High-flying developer Bart Wayne Volen pleaded guilty Thursday to three felonies in connection with a scheme that prosecutors say looted between $17 million and $19 million from the owners of Thunder Valley Casino near Lincoln.
Volen, 55, also agreed to pay restitution of at least $17 million and to cooperate with federal prosecutors seeking convictions of two other men who are charged with helping him defraud the United Auburn Indian Community in an overbilling rip-off involving a massive construction project.
Wearing a white dress shirt and khaki slacks, the once boisterous Volen spoke in a hushed voice Thursday before Judge Troy L. Nunley in U.S. District Court in Sacramento as he pleaded guilty to conspiracy to commit mail fraud, wire fraud, money laundering and filing a false tax return.
The plea deal obligates the government to recommend a sentence of up to nine years in prison and a $15,000 fine, but the final outcome likely will hinge on the extent of Volen’s cooperation against his co-defendants – former tribal administrator Greg Baker of Newcastle and construction project manager Darrell Hinz of Cameron Park.
The nine-year sentence, which could have been up to 20 years had he gone to trial and been convicted, may be cut in half if he provides substantial assistance to prosecutors.
Tribal spokesman Doug Elmets declined to comment on the development, but attorneys for Baker and Hinz said their clients will fight.
“We are looking forward to a jury trial in this matter,” said William Portanova, who represents Hinz. “At the conclusion of the evidence, the entire story will be out there. Not incidentally, to prove our defense, we look forward to reviewing records of the tribal council’s governance and finances. We are going to go right at them.”
Baker’s attorney, Thomas Johnson, said his client is getting ready for trial. “Anytime a co-defendent is cooperating, there is concern. But this doesn’t change our position in terms of strategy or wanting to go to trial. If Volen defrauded the tribe, that’s his responsibility. I haven’t seen anything that connects Baker to Volen.”
The government charged that Baker and Hinz participated with Volen in a scheme that stretched from October 2006 through November 2007. The trio allegedly stole from the tribe by overbilling for an Auburn construction project involving four buildings and known as the Indian Hills Office Project, or IHOP, according to court documents.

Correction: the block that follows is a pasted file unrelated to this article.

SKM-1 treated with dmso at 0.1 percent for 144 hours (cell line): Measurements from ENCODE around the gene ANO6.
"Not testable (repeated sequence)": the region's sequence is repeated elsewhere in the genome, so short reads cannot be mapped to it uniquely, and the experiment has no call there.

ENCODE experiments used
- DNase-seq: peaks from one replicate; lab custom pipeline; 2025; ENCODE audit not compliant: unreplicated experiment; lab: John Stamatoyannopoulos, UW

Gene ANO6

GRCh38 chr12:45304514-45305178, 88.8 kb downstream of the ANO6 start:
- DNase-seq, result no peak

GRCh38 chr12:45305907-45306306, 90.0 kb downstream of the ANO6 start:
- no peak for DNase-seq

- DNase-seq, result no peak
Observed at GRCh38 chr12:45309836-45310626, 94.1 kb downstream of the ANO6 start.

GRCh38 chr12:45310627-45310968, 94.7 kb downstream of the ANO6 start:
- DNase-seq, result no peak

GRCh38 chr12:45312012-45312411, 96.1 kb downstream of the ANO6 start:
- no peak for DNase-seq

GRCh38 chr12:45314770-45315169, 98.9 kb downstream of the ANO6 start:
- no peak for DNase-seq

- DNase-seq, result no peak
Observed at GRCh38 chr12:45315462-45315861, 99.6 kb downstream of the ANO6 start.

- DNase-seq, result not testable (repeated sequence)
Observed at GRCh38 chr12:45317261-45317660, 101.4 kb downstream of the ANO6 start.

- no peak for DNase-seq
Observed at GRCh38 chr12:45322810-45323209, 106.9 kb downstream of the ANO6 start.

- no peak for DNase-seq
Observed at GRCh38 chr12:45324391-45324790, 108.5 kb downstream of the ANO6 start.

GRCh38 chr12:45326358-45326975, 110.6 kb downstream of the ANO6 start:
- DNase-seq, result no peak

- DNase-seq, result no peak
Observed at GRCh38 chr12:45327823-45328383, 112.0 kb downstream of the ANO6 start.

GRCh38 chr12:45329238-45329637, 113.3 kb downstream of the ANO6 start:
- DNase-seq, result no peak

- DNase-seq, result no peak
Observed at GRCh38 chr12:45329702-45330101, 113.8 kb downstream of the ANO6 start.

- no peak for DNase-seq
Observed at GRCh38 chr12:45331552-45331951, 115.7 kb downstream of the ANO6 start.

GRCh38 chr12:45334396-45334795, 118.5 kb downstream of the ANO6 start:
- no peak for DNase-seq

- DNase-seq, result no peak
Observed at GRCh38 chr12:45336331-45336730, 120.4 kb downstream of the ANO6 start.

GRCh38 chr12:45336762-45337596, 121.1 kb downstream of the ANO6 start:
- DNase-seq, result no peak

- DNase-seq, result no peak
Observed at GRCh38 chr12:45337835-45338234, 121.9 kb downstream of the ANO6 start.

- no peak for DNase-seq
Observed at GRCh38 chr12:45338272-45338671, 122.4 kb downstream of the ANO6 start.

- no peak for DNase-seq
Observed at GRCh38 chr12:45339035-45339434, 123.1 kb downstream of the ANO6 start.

Volen, a Sacramento developer at the time, was hired in 2006 to oversee the project, but prosecutors say he and his colleagues quickly settled into a pattern of thievery that at times was as simple as adding a digit to an invoice.
As an example of the result, prosecutors allege, a $768 waterproofing bill submitted by a contractor to Volen was passed on to the tribe seeking payment of $3,768. Another bill for $40,027.12 for asphalt morphed into an invoice for $1,906,828.48, the government alleges.
Court documents say the efforts resulted in a handsome payoff, with the proceeds being funneled into real estate, vacation homes, a $140,965 Lamborghini Gallardo and two Bentleys.
IRS documents filed in court say Volen lived life large, with two condominiums in Hawaii and a $1.1 million home in El Dorado Hills that he later spent another $801,000 remodeling.
Volen’s guilty pleas mark a low point for the brash developer, who once purchased a Sacramento office building housing the American Red Cross and was accused of tearing the charity’s signs down and yelling at workers to try to oust the tenant. Volen described those claims as exaggerations.
He also was accused in 2001 of tearing out 10 oak trees on property he owned in Roseville and faced a $30,000 fine. Volen defended himself at the time, saying there was nothing in the U.S. Constitution that forbids cutting down oak trees.
He is next due in court in December for a status conference, but sentencing has not yet been scheduled because of the pending charges against Baker and Hinz.
Call The Bee’s Denny Walsh, (916) 321-1189.